Tuesday, July 26, 2011

ACM-W Scholarship recipient wins Best Presentation Award

Congratulations to ACM-W travel scholarship recipient Tasneem Kaochar, University of Arizona, who received the Best Presentation Award at the IJCAI 2011 workshop on Agents Learning Interactively from Human Teachers (ALIHT), which concluded this past weekend.

The conference was held in Barcelona. Tasneem's travel was supported by three sources:
The abstract for the paper that was presented follows.

Raquel Torres Peralta, Tasneem Kaochar, Ian Fasel, Clay Morrison, Tom Walsh and Paul Cohen.
Challenges to Decoding the Intention Behind Natural Instruction (Extended Abstract).

Abstract: Currently, most systems for human-robot teaching allow only one mode of teacher-student interaction (e.g., teaching by demonstration or feedback), and teaching episodes have to be carefully set-up by an expert. To understand how we might integrate multiple, interleaved forms of human instruction into a robot learner, we performed a behavioral study in which 44 untrained humans were allowed to freely mix interaction modes to teach a simulated robot (secretly controlled by a human) a complex task. Analysis of transcripts showed that human teachers often give instructions that require considerable interpretation and are not easily translated into a form useable by machine learning algorithms. In particular, humans often use implicit instructions, fail to clearly indicate the boundaries of procedures, and tightly interleave testing, feedback, and new instruction. In this paper, we detail these teaching patterns and discuss the challenges they pose to automatic teaching interpretation as well as the machine-learning algorithms that must ultimately process these instructions. We highlight the challenges by demonstrating the difficulties of an initial automatic teacher interpretation system.

ACM-W, with funding from Wipro Technologies, provides support for women undergraduate and graduate students in Computer Science and related programs who wish to attend research conferences. Exposure to the CS research world can be an important factor in encouraging a student to continue on to the next level (Undergraduate to Graduate, Masters to Ph.D., Ph.D. to an industry or academic position). The student does not have to present a paper at the conference she attends. Interested students should visit the ACM-W travel scholarship page.

Friday, January 7, 2011

Women in technology conferences and women's rights: The Disconnect
Ambassador: Gayatri Buragohain, India

I just returned from Bangalore after attending the first Grace Hopper Conference (GHC) in India organized by the US based non-profit Anita Borg Institute of Women and Technology (ABI). This conference is a celebration of women in technology, a conference to discuss woman's role in technical workforce and find solutions to the challenges faced by women in the technical workforce owing to which there is such low representation of women in technology.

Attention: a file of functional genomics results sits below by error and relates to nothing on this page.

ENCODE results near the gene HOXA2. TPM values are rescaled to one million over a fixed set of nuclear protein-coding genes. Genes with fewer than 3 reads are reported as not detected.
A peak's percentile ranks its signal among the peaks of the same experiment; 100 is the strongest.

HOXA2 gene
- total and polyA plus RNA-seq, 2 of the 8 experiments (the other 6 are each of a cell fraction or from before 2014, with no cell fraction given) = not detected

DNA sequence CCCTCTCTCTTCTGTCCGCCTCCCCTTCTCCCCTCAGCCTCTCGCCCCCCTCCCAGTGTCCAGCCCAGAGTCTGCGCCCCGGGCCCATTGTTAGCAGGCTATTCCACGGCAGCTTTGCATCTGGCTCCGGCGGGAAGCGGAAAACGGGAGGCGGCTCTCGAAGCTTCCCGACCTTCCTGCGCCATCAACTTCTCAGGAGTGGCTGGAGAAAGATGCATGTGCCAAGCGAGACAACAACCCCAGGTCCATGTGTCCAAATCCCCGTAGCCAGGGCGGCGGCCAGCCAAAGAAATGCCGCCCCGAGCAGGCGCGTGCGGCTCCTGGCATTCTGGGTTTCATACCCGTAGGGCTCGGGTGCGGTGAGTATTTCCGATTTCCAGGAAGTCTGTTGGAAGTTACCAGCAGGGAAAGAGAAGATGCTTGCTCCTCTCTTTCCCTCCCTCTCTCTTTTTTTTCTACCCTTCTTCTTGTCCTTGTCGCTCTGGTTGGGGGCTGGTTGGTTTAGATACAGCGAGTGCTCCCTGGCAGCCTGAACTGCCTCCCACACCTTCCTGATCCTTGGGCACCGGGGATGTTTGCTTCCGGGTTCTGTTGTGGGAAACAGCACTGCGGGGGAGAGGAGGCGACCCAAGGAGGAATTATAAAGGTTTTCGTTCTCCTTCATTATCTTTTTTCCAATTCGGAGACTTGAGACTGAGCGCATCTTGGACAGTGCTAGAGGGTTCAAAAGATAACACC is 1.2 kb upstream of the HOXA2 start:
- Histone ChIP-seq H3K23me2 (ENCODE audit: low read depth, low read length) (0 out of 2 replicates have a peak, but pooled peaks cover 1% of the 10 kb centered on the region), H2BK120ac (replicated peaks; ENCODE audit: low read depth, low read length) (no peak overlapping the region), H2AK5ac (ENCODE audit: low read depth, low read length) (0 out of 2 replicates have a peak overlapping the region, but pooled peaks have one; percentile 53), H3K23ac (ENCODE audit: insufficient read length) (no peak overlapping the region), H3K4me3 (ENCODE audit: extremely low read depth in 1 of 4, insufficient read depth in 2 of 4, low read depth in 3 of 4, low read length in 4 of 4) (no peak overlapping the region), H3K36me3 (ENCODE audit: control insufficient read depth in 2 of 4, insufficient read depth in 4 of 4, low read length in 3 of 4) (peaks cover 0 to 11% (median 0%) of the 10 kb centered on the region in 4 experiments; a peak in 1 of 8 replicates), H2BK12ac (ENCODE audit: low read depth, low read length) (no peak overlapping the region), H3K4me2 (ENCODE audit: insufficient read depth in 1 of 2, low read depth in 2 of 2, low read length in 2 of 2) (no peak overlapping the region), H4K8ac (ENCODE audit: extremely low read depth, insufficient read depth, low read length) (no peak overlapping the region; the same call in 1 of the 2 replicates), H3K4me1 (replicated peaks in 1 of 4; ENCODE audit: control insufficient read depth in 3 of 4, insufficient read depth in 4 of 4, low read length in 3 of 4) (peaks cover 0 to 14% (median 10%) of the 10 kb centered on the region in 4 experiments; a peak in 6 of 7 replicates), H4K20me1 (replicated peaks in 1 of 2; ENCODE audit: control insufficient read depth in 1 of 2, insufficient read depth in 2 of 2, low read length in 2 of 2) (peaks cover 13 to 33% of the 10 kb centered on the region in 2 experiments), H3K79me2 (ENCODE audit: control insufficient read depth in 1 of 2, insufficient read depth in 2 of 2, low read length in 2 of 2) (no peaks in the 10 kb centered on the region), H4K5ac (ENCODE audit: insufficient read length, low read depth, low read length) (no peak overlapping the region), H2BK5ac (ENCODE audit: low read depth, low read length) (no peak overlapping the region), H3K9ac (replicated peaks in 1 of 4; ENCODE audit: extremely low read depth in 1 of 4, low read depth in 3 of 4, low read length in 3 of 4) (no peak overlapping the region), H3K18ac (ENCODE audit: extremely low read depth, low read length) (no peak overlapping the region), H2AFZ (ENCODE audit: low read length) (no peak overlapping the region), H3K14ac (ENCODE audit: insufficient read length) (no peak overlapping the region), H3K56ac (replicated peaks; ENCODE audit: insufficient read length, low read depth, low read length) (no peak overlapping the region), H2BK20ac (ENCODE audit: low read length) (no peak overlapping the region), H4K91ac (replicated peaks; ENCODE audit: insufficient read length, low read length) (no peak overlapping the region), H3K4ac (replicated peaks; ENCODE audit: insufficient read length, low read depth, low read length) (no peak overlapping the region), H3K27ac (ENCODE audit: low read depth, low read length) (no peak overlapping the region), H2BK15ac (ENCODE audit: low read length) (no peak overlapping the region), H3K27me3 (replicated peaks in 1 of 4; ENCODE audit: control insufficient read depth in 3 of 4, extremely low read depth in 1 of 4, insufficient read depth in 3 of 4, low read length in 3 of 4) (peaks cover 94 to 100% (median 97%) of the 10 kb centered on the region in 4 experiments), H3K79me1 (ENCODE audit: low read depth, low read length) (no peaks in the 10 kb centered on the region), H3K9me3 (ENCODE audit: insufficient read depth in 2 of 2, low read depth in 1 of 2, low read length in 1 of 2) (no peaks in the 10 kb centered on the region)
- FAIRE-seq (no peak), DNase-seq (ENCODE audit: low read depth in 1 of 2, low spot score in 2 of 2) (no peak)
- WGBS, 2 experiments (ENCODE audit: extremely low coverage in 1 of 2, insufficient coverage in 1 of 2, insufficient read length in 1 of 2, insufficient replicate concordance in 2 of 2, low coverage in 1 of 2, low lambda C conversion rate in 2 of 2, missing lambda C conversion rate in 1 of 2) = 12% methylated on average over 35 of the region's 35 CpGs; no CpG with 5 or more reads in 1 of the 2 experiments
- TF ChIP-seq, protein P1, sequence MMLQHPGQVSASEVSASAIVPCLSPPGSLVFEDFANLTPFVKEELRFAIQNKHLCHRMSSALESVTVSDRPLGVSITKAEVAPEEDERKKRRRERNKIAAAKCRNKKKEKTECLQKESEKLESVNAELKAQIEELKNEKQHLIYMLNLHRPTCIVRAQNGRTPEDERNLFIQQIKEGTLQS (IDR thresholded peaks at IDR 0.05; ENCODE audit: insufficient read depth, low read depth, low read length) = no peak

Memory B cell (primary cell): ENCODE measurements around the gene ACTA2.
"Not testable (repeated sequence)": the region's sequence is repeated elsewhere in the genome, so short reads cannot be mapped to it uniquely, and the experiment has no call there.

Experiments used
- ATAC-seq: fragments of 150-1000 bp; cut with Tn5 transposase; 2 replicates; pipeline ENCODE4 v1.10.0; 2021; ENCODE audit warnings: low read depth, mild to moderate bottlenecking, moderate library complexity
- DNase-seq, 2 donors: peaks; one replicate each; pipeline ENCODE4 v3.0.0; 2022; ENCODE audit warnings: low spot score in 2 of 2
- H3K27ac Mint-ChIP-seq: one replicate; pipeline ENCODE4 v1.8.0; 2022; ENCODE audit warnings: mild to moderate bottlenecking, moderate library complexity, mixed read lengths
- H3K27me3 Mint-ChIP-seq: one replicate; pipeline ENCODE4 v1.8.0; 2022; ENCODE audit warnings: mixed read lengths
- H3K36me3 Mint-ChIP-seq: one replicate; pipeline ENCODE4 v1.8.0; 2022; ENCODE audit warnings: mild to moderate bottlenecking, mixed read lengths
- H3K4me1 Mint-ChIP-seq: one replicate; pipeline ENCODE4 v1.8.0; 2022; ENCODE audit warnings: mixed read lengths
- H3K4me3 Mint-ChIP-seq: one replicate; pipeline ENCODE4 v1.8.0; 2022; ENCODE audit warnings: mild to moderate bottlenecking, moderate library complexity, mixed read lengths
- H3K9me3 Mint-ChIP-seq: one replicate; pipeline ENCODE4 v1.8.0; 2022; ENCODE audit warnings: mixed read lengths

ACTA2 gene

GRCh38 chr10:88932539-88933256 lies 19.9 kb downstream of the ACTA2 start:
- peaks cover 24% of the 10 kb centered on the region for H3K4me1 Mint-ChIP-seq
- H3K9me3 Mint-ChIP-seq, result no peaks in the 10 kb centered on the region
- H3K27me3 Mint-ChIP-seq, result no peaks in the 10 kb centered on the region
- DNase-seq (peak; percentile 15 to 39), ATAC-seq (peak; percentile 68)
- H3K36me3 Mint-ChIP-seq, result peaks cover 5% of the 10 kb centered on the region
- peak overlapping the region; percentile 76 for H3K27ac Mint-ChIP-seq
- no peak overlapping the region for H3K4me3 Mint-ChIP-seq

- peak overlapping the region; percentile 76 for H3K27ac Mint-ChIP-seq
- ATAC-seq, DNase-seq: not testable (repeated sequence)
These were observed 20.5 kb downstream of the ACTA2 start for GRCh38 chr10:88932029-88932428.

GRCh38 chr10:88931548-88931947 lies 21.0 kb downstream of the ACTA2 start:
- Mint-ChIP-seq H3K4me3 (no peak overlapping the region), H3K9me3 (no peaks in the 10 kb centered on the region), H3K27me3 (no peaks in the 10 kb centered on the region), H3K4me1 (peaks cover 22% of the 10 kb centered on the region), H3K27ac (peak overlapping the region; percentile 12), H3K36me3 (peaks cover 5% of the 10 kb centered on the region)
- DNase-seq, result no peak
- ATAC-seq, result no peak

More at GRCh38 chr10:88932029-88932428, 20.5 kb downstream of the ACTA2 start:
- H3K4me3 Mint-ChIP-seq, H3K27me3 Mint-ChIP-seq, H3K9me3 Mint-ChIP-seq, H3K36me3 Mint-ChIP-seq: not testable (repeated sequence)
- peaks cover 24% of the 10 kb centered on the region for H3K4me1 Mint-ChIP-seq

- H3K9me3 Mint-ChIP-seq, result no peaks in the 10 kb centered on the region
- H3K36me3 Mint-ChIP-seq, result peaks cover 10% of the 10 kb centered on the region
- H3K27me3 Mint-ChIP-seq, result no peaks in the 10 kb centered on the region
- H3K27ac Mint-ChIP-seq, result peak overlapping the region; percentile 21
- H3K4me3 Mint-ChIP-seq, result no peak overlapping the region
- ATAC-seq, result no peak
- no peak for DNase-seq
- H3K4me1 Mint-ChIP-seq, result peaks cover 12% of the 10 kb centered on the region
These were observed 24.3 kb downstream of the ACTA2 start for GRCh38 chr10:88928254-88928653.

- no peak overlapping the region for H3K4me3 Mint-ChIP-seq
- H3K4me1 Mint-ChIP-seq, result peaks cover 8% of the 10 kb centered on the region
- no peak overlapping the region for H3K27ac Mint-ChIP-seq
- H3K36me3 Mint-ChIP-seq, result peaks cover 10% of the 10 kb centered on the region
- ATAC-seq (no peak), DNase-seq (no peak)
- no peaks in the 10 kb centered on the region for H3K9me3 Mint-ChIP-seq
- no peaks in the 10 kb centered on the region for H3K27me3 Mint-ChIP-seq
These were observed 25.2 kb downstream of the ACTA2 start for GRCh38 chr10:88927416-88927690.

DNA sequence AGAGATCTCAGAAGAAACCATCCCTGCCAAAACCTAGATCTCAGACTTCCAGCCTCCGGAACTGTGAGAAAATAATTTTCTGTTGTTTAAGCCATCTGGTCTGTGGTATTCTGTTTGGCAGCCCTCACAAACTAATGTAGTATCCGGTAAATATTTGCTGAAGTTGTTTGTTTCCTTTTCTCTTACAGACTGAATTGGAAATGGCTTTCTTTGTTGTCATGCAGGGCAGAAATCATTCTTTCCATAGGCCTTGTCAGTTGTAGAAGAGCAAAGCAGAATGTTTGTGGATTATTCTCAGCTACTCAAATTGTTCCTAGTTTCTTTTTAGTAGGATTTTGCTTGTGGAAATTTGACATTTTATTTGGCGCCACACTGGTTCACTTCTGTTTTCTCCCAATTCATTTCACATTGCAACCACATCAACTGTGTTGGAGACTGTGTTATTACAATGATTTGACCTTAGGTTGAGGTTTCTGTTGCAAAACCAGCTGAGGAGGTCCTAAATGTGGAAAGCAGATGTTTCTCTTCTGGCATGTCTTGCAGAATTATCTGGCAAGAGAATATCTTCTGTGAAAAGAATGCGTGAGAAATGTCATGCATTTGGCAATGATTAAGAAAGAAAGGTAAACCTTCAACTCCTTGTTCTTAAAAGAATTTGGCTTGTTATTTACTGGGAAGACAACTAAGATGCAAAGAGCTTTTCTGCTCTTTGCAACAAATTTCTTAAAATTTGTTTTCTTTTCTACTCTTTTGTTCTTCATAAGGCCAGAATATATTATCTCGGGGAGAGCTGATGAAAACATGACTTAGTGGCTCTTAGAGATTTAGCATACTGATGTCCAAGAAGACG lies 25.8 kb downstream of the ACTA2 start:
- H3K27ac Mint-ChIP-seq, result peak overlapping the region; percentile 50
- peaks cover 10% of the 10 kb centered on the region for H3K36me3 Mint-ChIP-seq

Recently I also attended the 10th Grace Hopper Conference in USA (also organized by ABI) and the Amrita ACM-W Celebration of Women in Computing (A2CWIC) in Coimbatore, India (organized in the Amrita University). The GHC in USA was spectacular. ABI has been organizing this conference for years and they really are good in what they do. The A2CWIC was the first of such conference in India with almost 1200 participants out of which 720 were women, mostly students. I was also involved in organizing the conference as the ACM-W Ambassador in India, but really the team from Amrita University were the real brains and sweat behind it. I intended to blog about it as well, however failed as I anyway expected. Writing is not a very flowing skill for me.

But after attending the GHC India I felt I need to write a piece on my experience after attending 3 consecutive conferences on women and technology. I believe that the new dialogue on women’s role in technology is a critical component of the discussion on women’s role in decision-making and I feel very happy to see this finally happening in India. Three years back when I decided to start FAT, I did massive search for any initiative related to women and technology and found that there was none except the diversity conference organized by NASSCOM, which was not exactly what I was looking for. So this new league of women and technology conferences, though they are still far from having all streams of technology included in them, seem like a breath of fresh air to me. (All these conferences were mainly for women in computing.)

Read the rest of the post on Gayatri's blog.

Wednesday, June 2, 2010